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What to do When Your Client Doesn’t Like It

Drew is painting me a Buddha.  I’ve waited a year, but since I’m not a paying client, it always gets put to the side!

This week, he’s finally drawn up the sketch, which means he’s close to starting the painting.

The Buddha painting is symbolic to the peace that we both needed to cultivate, following up to a very stressful situation that we’ve just survived.

A long-time client had asked for artwork for a program they do each year.  They specifically requested a scene with Neptune, that mythical God of the Sea.

We could have fun with that one“, we thought!  Neptune is a powerful figure, and Drew loves painting ocean scenes.

Drew did the work painting his depiction of Neptune on canvas, and we were both pleased with the outcome.

But then the unthinkable occurred.

A bump in the road that rarely happens.  I mean, I can’t remember the last time it did happen, or if it ever has happened – where a client came to us AFTER the work was done and said “I don’t like it.”

There are safeguards set in place to avoid this heart-break.

We always sit down with the client and Drew sketches out their ideas or what they want, right there in front of them (or over the phone).  Once he’s confident of the concept that they want, he cleans up the sketch and then emails it to them for approval.

Nothing gets painted without prior approval.  That’s how we avoid someone coming back and saying “I don’t like it.”

But this time, things were different.  Turns out the client we have worked with for many, many years, whom we have a great relationship with (still), was told by his boss, “Al” not to use the art, AFTER it was painted.

Al vetoed the artwork because he didn’t like the Neptune.    So he asked us to remove  Neptune from the image.  We were extremely reluctant.

Drew and I both agonized over how we would keep the integrity of the artwork while at the same time, keeping a good relationship with a longtime client.

Relationships are everything to us.  We weighed the pros and cons.  We drank a bottle of wine over it.  We argued amongst ourselves.

Finally, we decided to do as they asked.  Drew pulled Neptune out.  Hours of playing in Photoshop and he somehow figured out how to remove the main focal point of the painting and still keep the composition intact.  It was actually amazing that he was able to pull it off.

Al still didn’t like it.  Could we make the shark look friendlier, the octopus not so…ummm, something?

Four more hours and Drew changed those two things, too.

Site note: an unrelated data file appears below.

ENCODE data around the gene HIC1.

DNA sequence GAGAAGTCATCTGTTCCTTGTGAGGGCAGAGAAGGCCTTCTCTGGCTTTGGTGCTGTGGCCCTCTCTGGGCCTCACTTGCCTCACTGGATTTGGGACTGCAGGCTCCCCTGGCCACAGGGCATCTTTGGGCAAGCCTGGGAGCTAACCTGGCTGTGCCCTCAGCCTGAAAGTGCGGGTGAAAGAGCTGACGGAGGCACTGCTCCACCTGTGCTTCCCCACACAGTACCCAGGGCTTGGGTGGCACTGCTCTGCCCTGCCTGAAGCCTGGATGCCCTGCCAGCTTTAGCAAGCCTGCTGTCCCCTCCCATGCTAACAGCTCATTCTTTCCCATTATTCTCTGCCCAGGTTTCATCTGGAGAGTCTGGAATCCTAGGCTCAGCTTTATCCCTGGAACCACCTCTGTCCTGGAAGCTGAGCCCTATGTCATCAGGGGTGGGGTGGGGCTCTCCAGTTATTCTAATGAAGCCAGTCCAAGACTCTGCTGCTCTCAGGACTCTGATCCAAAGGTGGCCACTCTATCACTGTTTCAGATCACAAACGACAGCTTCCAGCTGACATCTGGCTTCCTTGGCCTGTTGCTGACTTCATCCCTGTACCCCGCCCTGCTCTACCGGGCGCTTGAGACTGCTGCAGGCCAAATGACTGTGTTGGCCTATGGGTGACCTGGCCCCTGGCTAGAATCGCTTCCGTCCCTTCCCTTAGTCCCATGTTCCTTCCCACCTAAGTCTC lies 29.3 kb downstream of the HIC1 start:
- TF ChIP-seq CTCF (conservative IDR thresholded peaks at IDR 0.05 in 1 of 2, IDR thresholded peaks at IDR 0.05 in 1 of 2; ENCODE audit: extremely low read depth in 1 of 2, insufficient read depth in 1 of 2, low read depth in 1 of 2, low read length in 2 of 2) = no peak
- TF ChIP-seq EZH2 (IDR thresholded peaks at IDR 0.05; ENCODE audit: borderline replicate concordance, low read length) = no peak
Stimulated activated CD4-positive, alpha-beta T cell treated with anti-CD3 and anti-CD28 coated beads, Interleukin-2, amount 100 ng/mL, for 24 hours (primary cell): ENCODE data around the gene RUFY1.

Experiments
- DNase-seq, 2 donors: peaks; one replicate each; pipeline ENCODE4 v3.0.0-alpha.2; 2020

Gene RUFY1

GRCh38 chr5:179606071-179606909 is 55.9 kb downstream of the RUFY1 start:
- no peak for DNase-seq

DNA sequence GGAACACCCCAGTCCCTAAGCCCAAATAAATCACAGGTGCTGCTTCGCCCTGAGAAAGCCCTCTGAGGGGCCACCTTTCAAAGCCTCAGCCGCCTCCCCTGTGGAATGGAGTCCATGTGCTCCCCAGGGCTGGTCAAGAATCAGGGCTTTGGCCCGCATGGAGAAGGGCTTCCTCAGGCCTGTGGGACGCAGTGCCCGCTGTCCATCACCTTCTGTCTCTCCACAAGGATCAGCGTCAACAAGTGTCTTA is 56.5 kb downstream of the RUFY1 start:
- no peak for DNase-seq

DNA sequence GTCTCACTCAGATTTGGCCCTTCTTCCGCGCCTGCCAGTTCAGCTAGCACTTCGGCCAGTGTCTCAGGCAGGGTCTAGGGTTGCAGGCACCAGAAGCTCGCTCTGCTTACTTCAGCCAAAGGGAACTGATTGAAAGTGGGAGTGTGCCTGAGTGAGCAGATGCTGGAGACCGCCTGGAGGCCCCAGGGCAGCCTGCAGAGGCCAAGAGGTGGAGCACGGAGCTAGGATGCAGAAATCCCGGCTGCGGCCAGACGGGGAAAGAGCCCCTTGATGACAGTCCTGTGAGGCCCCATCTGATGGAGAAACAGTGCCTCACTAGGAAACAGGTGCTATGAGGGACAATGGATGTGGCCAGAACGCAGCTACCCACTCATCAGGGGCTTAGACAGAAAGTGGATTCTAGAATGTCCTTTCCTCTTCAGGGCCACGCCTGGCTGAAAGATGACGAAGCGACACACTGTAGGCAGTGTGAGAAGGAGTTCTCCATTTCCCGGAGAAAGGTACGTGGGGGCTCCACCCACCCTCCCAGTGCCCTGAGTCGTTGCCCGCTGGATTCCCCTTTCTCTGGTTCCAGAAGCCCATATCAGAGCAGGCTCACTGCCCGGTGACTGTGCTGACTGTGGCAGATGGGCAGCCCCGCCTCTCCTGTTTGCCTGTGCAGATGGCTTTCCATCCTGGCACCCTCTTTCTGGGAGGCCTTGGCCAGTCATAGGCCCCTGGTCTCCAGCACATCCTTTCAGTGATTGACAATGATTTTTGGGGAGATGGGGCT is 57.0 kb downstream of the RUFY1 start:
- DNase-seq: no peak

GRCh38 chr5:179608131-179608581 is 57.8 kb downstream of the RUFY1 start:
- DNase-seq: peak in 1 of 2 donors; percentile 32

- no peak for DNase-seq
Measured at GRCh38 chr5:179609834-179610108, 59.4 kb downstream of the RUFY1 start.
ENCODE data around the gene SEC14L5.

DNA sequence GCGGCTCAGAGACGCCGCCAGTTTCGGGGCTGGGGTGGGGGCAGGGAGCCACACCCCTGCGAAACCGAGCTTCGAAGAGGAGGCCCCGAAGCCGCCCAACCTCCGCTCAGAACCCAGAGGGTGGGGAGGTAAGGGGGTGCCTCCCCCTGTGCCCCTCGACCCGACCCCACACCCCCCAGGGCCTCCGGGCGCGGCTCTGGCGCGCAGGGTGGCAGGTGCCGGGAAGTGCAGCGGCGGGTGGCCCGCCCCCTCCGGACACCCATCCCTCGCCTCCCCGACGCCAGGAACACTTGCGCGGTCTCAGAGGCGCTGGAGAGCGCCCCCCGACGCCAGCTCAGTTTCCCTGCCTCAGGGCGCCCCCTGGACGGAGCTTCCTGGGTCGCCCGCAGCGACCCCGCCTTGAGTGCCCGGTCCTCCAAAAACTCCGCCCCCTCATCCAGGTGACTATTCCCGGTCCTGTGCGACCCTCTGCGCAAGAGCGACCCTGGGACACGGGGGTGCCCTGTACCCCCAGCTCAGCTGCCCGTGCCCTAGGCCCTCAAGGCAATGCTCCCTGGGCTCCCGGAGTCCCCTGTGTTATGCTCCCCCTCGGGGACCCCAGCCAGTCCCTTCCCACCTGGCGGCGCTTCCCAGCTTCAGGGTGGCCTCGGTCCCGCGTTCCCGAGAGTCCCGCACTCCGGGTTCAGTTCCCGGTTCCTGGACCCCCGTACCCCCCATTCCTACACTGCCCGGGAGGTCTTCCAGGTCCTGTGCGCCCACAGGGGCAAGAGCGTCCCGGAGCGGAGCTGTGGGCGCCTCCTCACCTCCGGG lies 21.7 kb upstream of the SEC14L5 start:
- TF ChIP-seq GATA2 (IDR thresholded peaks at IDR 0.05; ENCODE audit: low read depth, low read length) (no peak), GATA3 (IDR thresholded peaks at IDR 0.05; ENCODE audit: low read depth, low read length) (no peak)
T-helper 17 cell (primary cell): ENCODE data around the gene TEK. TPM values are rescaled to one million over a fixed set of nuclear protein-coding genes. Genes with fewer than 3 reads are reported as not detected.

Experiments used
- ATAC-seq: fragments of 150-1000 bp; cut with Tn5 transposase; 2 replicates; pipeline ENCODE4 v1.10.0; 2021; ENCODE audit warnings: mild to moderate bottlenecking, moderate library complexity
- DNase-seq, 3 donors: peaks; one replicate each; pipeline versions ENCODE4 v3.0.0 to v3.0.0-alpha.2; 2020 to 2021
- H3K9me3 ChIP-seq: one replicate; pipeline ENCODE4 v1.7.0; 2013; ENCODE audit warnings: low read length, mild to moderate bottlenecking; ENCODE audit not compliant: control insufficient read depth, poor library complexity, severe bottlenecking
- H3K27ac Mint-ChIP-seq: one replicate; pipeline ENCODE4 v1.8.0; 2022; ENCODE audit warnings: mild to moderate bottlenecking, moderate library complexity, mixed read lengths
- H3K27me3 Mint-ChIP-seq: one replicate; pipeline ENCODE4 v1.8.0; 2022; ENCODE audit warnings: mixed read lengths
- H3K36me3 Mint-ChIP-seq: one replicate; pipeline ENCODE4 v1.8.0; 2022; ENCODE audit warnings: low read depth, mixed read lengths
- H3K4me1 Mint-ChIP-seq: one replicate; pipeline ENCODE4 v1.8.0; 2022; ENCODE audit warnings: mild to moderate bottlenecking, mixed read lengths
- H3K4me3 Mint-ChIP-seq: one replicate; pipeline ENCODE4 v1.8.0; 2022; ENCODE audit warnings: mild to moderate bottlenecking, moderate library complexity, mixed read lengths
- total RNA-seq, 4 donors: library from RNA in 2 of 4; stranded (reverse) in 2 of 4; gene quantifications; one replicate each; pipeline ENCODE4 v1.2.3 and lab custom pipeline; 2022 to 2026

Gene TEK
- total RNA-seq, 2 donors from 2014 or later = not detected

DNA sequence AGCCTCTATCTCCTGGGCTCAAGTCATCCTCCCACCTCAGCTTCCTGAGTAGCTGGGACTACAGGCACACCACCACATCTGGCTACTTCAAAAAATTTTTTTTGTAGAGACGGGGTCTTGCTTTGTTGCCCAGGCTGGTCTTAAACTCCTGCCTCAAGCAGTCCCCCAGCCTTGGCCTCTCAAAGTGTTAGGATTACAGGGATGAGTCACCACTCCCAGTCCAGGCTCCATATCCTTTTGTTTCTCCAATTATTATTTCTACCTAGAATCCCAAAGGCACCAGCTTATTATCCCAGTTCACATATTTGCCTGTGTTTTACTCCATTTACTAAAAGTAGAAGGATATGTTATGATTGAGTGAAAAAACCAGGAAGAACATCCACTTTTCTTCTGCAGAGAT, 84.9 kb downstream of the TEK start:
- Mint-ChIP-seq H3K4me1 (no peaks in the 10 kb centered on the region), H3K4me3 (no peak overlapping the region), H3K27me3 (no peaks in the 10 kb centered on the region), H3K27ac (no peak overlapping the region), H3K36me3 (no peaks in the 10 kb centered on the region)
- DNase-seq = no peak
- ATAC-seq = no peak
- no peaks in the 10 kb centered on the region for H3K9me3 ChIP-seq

And still, Al didn’t like it.  So we had to call it quits at that point.  It was devastating and exhausting and stressful.  They still paid for it because we put in the time.

But that roller coaster is something we never want to go through again, ever.

To give myself control over any situation that goes wrong, I always look at myself and ask “what could I have done to avoid this?”  and “What can I do to avoid this from happening in the future?”

And the answer is, sometimes you just can’t please ‘em all.  You have to let it go.   And you have to just chalk it all up to a learning experience.

Oh, and learn to feel okay about it.  Sometimes things just don’t work out, and we don’t understand why.  We just have to roll with it.  (And be sure to always get a non-refundable deposit up front.)

Last night Drew brought home my Buddha sketch.

What do you think?”  He asked, looking for approval to move to the painting phase.

I mulled over the sketch, noticing that my Buddha has muscles (I liked that) and  the symbolism included in the drawing.

After three long minutes, I said “I love it!  But….

Drew braced himself for the criticism that usually follows the word “but”;

I continued “What if Al doesn’t like it?”  We both burst out laughing, and a new phrase has been coined.

We had weathered another storm.  The Buddha made us laugh.  And all is well with the world again.

Here’s to living and learning and the awesome roller coaster of life –

Maria xxoo

**In the comments below, please share your experiences and solutions you’ve found when a client didn’t like your work…

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PS:  The painting of NEPTUNE is featured in Episode 3 of our new TV show THE PAINT SHOP WITH DREW BROPHY.  You can watch the entire episode now!

PPS:  NEPTUNE original painting sold but you can order your Giclee Print on Canvas in the Drew Brophy STORE!

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